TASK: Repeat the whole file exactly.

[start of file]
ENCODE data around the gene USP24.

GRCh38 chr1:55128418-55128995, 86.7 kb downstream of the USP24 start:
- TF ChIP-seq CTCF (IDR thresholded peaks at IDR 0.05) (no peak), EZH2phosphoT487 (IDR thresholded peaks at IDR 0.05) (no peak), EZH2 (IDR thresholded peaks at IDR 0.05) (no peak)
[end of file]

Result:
ENCODE data around the gene USP24.

GRCh38 chr1:55128418-55128995, 86.7 kb downstream of the USP24 start:
- TF ChIP-seq CTCF (IDR thresholded peaks at IDR 0.05) (no peak), EZH2phosphoT487 (IDR thresholded peaks at IDR 0.05) (no peak), EZH2 (IDR thresholded peaks at IDR 0.05) (no peak)